Time after time. Signs and metaphors of process-time and product-time in Neon Genesis Evangelion.

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Resum

Many contemporary approaches to the cognitive roles of metaphor, such as those inspired by Lakoff and Johnson’s notion of conceptual metaphors and Fauconnier and Turner’s models of conceptual blending, can be read as combining in a somewhat paradoxical way a very static conception of the cognitive agent, always taken as already-distinct with regards to any object or domain of knowledge, and an explicit interest in the dynamical constitution of these objects and domains. This contradiction becomes particularly problematic when their theories are applied to cognitive agents dealing with temporal metaphors and mediated time-perception, since, as Bergson pointed out more than a hundred years ago, temporality cannot be reconstructed from symbols and metaphors unless those already include some reference to the inner experience of time. We intend to show how Bergon’s critique of the intellectual staticism directly affects these approaches, and how existing theoretical elements developed both by philosophers in Bergson’s tradition (Gilbert Simondon and Gilles Deleuze) and by contemporary philosophers working in the field of cognitive science (such as the proponents of enactivism) can be used to extend and correct current cognitive metaphor theories so that they explain temporal metaphors more precisely and without contradiction. In order to do so, we will first explore the use of temporal signs and metaphors in classic anime series Neon Genesis Evangelion, showing how traditional cognitive-linguistic approaches fall short of explaining the complex metaphorical treatment of temporality in Hideaki Ano’s magnum opus, and then we will put our newfound tools (and our reconstructed cognitive metaphor theory) to use analyzing it in some detail, focusing in the way Evangelion uses both narrative and extra-narrative elements to schematize the relationships between two distinct forms of temporality, which we call product-time and and process time, and in the ways in which those metaphorical “kinds of time” are related to the subject-object dichotomy.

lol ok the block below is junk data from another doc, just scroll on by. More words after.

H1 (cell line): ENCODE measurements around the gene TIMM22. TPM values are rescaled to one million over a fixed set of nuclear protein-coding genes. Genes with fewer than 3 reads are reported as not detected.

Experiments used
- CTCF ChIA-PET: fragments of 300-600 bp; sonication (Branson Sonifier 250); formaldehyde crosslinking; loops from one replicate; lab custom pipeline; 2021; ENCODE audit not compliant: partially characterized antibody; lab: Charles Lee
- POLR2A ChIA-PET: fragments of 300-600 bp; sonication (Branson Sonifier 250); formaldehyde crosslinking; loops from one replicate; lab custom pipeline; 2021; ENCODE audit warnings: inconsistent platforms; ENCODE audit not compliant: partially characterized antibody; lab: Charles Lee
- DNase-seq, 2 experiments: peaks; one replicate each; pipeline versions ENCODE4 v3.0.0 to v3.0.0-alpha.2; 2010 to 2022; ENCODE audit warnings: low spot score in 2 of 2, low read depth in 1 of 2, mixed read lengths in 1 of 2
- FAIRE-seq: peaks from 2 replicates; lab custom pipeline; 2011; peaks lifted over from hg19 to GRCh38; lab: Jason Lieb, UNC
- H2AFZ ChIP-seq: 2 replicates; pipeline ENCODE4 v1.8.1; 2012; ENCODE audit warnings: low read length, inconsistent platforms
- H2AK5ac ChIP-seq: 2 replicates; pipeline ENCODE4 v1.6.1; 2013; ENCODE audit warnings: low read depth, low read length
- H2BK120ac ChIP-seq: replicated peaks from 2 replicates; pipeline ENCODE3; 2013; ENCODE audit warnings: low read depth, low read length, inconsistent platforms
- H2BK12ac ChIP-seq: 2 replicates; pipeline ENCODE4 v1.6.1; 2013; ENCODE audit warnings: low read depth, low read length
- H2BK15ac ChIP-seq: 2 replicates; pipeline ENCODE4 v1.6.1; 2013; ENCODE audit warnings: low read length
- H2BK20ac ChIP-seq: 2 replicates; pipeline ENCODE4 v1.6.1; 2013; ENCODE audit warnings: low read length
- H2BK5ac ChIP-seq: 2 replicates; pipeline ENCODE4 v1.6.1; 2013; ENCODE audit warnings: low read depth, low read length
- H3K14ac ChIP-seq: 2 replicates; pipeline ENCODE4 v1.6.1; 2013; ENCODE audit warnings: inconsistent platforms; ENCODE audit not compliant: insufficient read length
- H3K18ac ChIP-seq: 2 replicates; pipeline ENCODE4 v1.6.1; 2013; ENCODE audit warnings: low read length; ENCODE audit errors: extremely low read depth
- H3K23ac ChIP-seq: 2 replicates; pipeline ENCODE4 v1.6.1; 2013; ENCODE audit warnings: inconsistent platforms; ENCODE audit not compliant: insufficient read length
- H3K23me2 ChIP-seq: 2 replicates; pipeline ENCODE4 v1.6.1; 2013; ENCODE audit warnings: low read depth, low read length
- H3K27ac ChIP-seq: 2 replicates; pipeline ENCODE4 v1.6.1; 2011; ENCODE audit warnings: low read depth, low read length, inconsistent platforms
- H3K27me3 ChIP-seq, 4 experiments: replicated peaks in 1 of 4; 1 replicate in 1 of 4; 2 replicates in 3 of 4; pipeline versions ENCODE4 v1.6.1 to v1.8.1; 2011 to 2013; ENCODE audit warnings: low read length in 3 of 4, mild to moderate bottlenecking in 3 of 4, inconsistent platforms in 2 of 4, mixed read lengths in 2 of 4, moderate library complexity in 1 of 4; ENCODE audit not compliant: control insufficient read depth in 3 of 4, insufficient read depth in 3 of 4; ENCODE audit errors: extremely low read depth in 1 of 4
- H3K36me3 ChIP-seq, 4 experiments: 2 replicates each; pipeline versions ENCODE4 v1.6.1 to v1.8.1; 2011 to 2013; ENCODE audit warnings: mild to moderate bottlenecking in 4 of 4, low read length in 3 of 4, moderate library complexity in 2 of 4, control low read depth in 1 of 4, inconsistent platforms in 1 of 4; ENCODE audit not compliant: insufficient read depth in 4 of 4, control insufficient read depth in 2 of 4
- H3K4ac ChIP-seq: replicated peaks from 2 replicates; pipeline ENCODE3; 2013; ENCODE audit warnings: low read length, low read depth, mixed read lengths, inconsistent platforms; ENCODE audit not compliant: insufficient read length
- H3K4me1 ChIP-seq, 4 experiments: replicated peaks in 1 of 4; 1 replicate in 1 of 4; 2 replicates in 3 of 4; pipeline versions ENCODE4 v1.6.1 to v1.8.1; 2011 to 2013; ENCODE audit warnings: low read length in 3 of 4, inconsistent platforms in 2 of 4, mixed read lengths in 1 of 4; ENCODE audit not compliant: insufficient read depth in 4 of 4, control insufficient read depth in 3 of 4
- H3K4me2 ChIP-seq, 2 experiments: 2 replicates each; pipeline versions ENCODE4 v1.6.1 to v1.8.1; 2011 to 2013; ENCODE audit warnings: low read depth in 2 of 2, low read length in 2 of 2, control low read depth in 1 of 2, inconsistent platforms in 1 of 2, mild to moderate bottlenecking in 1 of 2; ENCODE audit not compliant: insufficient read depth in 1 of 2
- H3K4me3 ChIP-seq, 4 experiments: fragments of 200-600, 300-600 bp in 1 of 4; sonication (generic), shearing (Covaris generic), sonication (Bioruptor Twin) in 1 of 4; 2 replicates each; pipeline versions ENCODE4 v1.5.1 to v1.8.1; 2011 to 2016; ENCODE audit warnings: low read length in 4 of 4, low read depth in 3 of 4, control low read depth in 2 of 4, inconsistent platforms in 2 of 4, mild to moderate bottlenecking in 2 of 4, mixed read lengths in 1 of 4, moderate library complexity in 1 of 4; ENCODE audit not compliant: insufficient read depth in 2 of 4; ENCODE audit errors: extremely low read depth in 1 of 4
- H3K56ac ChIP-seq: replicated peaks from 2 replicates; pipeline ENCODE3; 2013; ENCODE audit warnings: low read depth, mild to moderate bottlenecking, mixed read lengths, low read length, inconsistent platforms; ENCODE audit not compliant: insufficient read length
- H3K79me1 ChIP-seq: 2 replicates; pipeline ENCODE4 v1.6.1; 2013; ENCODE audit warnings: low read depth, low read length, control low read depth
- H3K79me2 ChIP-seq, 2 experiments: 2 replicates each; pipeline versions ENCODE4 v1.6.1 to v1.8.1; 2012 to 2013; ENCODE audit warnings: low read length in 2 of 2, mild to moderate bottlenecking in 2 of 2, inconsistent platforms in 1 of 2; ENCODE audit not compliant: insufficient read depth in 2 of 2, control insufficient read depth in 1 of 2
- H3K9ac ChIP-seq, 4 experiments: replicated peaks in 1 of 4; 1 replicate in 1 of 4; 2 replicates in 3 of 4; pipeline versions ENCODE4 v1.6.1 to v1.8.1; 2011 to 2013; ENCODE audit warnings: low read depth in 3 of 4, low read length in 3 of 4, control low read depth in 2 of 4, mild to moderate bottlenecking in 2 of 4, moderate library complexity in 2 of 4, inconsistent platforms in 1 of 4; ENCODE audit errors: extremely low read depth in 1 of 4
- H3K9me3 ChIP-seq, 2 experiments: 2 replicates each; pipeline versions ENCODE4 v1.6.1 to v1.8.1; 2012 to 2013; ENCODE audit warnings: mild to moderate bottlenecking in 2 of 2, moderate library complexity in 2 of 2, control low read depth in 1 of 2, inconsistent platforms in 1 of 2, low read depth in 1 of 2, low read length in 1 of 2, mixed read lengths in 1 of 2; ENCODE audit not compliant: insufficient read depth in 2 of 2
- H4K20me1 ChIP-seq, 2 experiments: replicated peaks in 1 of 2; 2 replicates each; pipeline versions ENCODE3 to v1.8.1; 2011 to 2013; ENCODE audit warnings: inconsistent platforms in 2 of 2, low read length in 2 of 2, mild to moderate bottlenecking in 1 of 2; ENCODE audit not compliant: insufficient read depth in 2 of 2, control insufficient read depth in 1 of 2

Idioma originalEnglish
Estat de la publicacióPublicada - 8 de jul. 2022

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